The same goes for film. I recently downloaded a film from iTunes for relaxed Sunday evening viewing, and as it unfolded I found myself thinking 'did I just download a porno?'. The nudity is beautifully shot, yes, but it is nudity in its entirety. I saw enough skin, transparent plot directions and passionate sexual activity to question its purpose.

However, there were other aspects – many as subtle as to be beyond conscious thought – that definitely made it art, rather than porn. The soundtrack, for one, is artistic. The original score was written by a contemporary composer whose music I have come across before – Jocelyn Pook, whose film composition resumé is varied and extensive. The characters' movements, along with the camera speeds, are carefully considered and as other–worldly as they should be in a film made for artistic purposes. And there are elements that interrupt the realism of the narrative – most notably a scene of over-dramatised pathos in which one of the characters is pierced through the heart by a coarse wooden arrow; the arrow of Cupid. Such a cinematic feat keeps it in the realms of art. So before you loose faith in my morality, it can be defined as a European romantic erotic art film... I checked.

Chiro, Araki's feline muse | Photo: Nobuyoshi Araki

Photo: Nobuyoshi Araki

Photo: Nobuyoshi Araki

Photo: Nobuyoshi Araki

Photo: Nobuyoshi Araki

Photo: Nobuyoshi Araki

Photo: Nobuyoshi Araki

Nobuyoshi Araki shows at Michael Hoppen Gallery until 8th June.
For more information visit:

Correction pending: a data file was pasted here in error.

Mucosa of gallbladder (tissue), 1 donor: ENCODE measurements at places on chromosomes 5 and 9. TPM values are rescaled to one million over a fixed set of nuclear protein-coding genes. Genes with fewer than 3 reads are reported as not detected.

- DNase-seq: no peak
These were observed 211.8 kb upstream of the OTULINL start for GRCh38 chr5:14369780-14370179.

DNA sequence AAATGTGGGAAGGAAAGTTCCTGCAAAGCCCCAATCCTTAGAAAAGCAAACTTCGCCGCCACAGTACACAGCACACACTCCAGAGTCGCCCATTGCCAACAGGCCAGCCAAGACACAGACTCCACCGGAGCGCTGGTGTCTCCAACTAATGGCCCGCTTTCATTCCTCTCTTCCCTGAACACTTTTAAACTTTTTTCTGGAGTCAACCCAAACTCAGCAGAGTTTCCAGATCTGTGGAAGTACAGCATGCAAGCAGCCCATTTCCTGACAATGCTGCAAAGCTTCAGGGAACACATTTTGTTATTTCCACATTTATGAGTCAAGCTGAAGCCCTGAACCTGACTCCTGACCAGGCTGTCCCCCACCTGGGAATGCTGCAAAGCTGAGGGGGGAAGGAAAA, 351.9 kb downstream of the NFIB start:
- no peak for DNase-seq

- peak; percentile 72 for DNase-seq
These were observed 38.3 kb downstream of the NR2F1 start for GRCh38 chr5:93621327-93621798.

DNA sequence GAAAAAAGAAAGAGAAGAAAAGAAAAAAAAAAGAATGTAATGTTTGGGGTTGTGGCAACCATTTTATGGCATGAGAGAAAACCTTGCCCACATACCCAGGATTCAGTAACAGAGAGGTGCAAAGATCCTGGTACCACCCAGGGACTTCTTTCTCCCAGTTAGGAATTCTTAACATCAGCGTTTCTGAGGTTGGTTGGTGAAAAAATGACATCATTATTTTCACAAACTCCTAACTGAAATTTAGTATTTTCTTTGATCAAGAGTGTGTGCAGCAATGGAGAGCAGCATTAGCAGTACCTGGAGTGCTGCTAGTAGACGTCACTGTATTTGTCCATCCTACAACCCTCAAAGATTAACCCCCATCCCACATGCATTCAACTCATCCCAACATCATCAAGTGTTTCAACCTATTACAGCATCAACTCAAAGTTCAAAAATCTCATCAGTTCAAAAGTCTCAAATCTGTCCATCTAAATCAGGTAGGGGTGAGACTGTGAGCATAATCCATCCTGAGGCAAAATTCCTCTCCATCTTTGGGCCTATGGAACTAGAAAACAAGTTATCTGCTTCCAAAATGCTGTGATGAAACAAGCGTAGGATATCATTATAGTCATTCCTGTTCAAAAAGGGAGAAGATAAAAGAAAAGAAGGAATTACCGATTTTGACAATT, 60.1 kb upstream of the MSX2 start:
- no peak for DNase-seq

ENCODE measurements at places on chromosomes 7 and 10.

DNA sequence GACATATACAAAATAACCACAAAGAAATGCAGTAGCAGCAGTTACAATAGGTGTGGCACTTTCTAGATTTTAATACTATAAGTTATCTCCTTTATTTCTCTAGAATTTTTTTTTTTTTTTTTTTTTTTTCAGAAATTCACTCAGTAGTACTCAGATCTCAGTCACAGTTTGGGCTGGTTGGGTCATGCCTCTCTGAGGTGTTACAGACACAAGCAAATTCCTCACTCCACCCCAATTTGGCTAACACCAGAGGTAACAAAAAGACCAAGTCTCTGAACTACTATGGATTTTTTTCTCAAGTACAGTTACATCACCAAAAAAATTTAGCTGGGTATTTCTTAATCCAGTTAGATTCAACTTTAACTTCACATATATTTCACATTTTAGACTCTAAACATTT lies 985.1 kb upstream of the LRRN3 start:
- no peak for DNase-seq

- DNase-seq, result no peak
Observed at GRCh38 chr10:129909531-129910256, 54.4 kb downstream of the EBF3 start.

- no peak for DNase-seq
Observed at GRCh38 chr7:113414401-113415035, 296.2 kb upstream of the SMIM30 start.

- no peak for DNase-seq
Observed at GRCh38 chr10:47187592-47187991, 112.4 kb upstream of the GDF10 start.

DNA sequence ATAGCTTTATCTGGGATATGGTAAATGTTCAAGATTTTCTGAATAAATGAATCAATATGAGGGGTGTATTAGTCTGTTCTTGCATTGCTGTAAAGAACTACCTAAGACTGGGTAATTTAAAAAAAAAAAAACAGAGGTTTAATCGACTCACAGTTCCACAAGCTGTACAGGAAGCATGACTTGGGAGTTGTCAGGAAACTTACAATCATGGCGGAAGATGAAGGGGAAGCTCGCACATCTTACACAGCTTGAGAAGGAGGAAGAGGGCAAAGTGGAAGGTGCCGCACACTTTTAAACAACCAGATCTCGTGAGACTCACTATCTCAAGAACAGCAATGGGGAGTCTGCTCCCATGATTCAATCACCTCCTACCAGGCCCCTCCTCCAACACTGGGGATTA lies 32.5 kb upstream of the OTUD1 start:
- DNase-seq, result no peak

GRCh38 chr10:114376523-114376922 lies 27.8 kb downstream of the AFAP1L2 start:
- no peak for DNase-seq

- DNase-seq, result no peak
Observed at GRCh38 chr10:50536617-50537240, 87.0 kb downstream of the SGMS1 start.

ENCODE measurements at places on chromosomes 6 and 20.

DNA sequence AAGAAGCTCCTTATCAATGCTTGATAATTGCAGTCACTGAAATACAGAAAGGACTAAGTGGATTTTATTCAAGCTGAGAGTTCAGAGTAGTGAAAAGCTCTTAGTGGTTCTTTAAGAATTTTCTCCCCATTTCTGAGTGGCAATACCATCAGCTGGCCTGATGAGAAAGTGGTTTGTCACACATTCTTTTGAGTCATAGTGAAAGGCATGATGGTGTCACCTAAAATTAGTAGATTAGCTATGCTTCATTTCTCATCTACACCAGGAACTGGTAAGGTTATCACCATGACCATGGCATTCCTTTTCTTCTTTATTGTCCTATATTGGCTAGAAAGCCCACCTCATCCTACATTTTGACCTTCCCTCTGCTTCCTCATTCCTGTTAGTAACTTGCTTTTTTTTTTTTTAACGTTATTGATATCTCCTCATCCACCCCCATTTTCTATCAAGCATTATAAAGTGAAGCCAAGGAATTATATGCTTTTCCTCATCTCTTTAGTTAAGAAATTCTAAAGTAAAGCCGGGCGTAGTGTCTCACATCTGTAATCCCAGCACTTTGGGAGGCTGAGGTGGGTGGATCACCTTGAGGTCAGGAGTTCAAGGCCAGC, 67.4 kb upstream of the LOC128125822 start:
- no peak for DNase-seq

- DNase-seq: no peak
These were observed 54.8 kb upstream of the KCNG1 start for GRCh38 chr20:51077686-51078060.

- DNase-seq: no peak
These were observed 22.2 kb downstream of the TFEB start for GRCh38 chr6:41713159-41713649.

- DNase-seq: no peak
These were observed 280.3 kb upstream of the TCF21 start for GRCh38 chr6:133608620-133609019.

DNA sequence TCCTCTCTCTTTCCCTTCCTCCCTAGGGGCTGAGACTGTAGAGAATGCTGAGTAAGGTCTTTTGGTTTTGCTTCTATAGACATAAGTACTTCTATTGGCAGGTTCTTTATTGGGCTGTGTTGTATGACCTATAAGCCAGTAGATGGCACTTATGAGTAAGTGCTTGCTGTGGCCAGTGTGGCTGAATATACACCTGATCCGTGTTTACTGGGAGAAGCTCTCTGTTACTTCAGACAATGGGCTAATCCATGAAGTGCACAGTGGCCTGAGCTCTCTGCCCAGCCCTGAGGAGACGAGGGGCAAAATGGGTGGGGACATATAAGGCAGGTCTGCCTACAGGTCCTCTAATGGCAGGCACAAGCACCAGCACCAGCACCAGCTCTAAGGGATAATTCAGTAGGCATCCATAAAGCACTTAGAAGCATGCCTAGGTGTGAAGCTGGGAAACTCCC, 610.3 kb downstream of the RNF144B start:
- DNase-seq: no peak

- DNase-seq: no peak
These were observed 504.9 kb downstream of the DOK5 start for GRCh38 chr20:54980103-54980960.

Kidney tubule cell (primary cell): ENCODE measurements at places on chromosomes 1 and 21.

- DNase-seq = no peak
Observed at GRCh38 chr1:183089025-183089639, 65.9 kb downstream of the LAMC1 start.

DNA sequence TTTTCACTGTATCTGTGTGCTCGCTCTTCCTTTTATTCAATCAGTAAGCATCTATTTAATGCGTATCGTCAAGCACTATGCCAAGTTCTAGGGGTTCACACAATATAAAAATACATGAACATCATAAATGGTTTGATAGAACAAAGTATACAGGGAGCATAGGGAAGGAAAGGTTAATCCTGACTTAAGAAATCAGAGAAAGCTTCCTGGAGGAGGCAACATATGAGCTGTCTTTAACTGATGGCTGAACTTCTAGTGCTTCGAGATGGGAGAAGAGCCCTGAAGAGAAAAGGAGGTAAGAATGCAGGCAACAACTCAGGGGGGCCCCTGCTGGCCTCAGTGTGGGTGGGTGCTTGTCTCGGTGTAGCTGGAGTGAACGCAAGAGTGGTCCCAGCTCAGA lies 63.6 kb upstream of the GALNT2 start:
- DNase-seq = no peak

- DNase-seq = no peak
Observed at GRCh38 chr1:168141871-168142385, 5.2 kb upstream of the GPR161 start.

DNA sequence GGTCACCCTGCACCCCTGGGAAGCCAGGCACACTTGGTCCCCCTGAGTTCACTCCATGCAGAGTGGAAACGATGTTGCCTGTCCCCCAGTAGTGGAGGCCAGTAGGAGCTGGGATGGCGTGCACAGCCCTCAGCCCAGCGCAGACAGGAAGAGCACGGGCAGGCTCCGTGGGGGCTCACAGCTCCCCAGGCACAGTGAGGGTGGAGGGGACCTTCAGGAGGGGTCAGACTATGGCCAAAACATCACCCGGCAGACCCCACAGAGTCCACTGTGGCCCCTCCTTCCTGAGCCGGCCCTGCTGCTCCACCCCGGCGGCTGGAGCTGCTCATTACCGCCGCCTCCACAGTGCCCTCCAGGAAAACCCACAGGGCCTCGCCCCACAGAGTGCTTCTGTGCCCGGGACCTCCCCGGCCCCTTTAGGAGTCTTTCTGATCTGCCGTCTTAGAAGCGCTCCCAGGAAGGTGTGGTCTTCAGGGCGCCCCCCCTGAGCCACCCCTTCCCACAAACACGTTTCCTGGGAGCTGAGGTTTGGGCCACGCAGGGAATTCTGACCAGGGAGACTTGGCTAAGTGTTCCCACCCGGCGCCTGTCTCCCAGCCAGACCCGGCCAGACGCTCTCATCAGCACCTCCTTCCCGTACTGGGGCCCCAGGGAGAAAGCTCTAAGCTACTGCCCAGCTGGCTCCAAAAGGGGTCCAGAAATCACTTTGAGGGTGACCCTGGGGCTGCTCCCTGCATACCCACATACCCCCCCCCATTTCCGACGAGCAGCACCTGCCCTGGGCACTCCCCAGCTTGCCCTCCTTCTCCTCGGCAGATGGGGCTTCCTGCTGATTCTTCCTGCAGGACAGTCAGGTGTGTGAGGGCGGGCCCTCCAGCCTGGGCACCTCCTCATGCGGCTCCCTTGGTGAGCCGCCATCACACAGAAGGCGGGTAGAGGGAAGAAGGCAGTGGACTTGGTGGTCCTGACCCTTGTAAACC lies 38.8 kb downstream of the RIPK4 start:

Tuesday, 7 May 2013

Bank Holiday Bliss

Hello! It is May and it finally feels like summer.

The bank holiday weekend passed under the blissful haze of warm spring sun. A lovely friend of mine flew over from Paris to stay for a couple of days and together we took in the sights, sounds and sun of Bristol. I enjoyed showing her the best parts of what is becoming my favourite little southern city and discovered some hidden secrets along the way. It is amazing what the careful glare of the sun can reveal...

Here is what it looked like through an Instagram-tinted lens.

Welcome To Bristol | Photo: Rosie Pentreath
Street artist Stik's long-legged beings stare down at us from a tower that overlooks Nelson Street | Photo: Rosie Pentreath
Street art on Stokes Croft | Photo: Pauline Bradley
The face of art | Photo: Pauline Bradley 
Exploring the street art. I am wearing: blazer by Zara; t-shirt by Zara; Jeans by H&M; Belt, charity shop; watch by Anthropologie; sunglasses, Wayfarer by Ray-Ban; bag from St Ives Leather Craft, Cornwall | Photo: Pauline Bradley

Through the keyhole | Photo: Pauline Bradley

Photo: Pauline Bradley
This stunning church is located in the centre of Old City. Despite working very close by – and passing it probably no less than three times a week – I had never seen it before. What a beautiful sunlight discovery | Photo: Rosie Pentreath

The golden unicorns overlooking College Green were another sunlight discovery – a previously overlooked feature of one of my favourite communal spaces in Bristol | Photo: Rosie Pentreath

College Green | Photo: Rosie Pentreath

People from all walks of live meet and greet on College Green | Photo: Rosie Pentreath

The cheesy (but iconic?) self-shoot | Photo: Rosie Pentreath

The robin who came to tea. We sat in the back garden of Bosten Tea Party, Park Street and enjoyed seeing song birds flitting around for the odd dropped morsel | Photo: Rosie Pentreath

Another beautiful religious facade discovered and properly appreciated in the sunlight | Photo: Rosie Pentreath

The blossom on the trees is breathtaking at this time of year – spring is here | Photo: Rosie Pentreath

Before any purists out there comment on the rather liberal use of the Instagram edit here, may I point out that using the quick-editing app was a strong theme of the weekend and it suited the languorous, rose-tinted time we were all having.

Follow me on Instagram HERE. And take a look at my 'real' photography HERE.